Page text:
More and more the Russian investigation is becoming about the money. Senator Ron Wyden (D-OR), member of the Senate Finance and Intelligence Committees, spoke with MSNBC’s Rachel Maddow about why he thinks the Trump-Russia investigation should focus on Donald Trump’s business ties.
In his interview yesterday with NBC News’ Lester Holt, Donald Trump was asked about whether he or his family “have any accepted investments, any loans” from Russia. The president said, “I have no investments in Russia, none whatsoever. I don’t have property in Russia…. I built a great company, but I’m not involved with Russia.”
Note the disconnect between the question and the answer. The anchor asked about money he may have received from Russia, not investments he’s made in Russia.
The Associated Press had a related report this morning, noting fresh pushback from the president’s private legal team.
Lawyers for President Donald Trump’s said Friday that a review of his last 10 years of tax returns do not reflect “any income of any type from Russian sources,” with some exceptions. It’s the latest attempt by the president to tamp down concerns about any Russian ties amid an ongoing investigation of his campaign’s associates.
The attorneys did not release copies of Trump’s tax returns, so The Associated Press cannot independently verify their conclusions. Their review also notably takes into account only Trump’s returns from the past 10 years, leaving open questions about whether there were financial dealings with Russia in earlier years.
In a letter released to the AP, the attorneys said there is no equity investment by Russians in entities controlled by Trump or debt owed by Trump to Russian lenders.
The “exceptions” apparently includes money he received from selling a home to a Russian billionaire in 2008 and from hosting the Miss Universe pageant in Moscow in 2013, both of which he mentioned in yesterday’s NBC interview.
And while this is certainly interesting, the assurances from Trump’s lawyers are difficult to accept at face value. They are, after all, pointing to tax returns the president could release, but instead chooses to keep secret for reasons he hasn’t fully explained.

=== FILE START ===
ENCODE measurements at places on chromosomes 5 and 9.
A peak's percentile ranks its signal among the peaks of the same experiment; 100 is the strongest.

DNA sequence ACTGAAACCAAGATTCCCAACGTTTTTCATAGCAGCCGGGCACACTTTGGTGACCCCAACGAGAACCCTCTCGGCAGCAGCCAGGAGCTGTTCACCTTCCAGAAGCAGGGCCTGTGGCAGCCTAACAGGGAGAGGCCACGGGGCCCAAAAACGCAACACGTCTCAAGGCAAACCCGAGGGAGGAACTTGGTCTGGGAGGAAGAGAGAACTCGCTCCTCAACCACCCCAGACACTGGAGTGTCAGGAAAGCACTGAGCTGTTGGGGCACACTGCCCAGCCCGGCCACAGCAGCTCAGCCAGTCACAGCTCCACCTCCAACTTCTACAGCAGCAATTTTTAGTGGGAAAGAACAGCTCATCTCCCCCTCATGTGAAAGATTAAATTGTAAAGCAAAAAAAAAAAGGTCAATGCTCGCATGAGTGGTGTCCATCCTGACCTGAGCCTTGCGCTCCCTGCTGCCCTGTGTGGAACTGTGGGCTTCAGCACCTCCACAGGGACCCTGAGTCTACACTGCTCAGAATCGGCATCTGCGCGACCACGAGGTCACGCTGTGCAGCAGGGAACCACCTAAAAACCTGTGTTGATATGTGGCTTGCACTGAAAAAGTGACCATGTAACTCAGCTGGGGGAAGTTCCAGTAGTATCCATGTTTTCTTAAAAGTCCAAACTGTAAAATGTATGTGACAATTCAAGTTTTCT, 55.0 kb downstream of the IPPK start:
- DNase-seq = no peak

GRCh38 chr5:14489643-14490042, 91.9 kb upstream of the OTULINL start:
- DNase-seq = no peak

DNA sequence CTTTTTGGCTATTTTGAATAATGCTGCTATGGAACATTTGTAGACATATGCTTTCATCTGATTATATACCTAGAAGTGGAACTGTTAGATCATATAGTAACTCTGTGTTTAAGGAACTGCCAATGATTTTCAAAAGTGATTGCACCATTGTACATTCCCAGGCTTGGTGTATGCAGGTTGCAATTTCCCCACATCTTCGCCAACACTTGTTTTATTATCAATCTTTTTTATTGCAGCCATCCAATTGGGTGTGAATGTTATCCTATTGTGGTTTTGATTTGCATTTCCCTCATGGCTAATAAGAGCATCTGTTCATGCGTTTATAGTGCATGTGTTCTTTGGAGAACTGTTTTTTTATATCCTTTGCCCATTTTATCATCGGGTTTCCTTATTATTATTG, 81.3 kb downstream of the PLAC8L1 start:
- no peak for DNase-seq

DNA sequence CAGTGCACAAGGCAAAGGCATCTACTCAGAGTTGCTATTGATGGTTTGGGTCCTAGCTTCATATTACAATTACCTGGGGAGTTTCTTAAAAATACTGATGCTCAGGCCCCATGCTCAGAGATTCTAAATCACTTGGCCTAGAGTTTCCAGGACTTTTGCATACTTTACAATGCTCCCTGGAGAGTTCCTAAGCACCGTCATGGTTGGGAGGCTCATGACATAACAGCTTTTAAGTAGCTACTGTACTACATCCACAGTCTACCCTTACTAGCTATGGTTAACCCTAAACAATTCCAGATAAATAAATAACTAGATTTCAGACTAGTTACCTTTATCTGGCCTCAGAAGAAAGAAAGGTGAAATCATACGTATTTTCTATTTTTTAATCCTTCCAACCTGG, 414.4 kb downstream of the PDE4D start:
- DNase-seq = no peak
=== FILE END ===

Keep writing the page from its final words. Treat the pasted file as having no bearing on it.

There’s also the suggestion this week from former Director of National Intelligence James Clapper that reviews of Trump’s business dealings in Russia are part of an ongoing investigation.
Charlie Pierce at Esquire Poltics weighs in, too.
The more I think about it—and I’ve been thinking about it a lot—the more I think that the hard criminal core of this whole episode may have something to do with money laundering or something like it. On May 9, the Senate Intelligence Committee sent a request to the Treasury Department’s criminal division for documents relating to the president*, his campaign aides, and various hangers-on. [..]
Moreover, somehow, immediately before he took his golden escalator ride down into the presidency, the news that the president* paid a $10 million fine because his busted Atlantic City casino was found to have failed to follow anti-laundering standards. This story got lost amid all those spiffy shots of an empty podium and noisy rallies, but it certainly is worth a second look now. USA Today had more:
• A member of the firm that developed the Trump SoHo Hotel in New York is a twice-convicted felon who spent a year in prison for stabbing a man and later scouted for Trump investments in Russia.
• An investor in the SoHo project was accused by Belgian authorities in 2011 in a $55 million money-laundering scheme.
• Three owners of Trump condos in Florida and Manhattan were accused in federal indictments of belonging to a Russian-American organized crime group and working for a major international crime boss based in Russia.
• A former mayor from Kazakhstan was accused in a federal lawsuit filed in Los Angeles in 2014 of hiding millions of dollars looted from his city, some of which was spent on three Trump SoHo units.
• A Ukrainian owner of two Trump condos in Florida was indicted in a money-laundering scheme involving a former prime minister of Ukraine.
Here’s what I think. The president* needed money. The Russians oligarchs needed a laundromat. There is an obvious common interest here. That the Russians could gain more leverage over him than he had over them in this arrangement should be obvious. I think that he will always value his dreams of financial empire more than the national interest, and that he would do anything to keep those dreams alive, even demolish the institutions of free government along the way.
His alleged subordination of the national interest by means of helping undermine the presidential election simply was a means to keep his businesses afloat and his own inflated self-image intact. That’s what he’s fighting so hard, and so clumsily now. I think Jefferson Beauregard Sessions III is in it to fasten his outraged-saltine sense of law and order onto the nation. It is my opinion that Donald Trump is in it to hang on to every buck. Democracy is fluffed and folded along the way.
To add to Charlie’s point, Steven Benen has a postscript to his article:
The Wall Street Journal’s piece on this included a salient detail I’d neglected to mention. “A Russian would not lend directly to Trump or his businesses,” said Steve Rosenthal, a tax lawyer and senior fellow at the Tax Policy Center in Washington. “A Russian would, for example, fund a Cyprus corporation, which would lend to Trump or his businesses, possibly through other intermediary entities.”
By all means necessary, follow the money.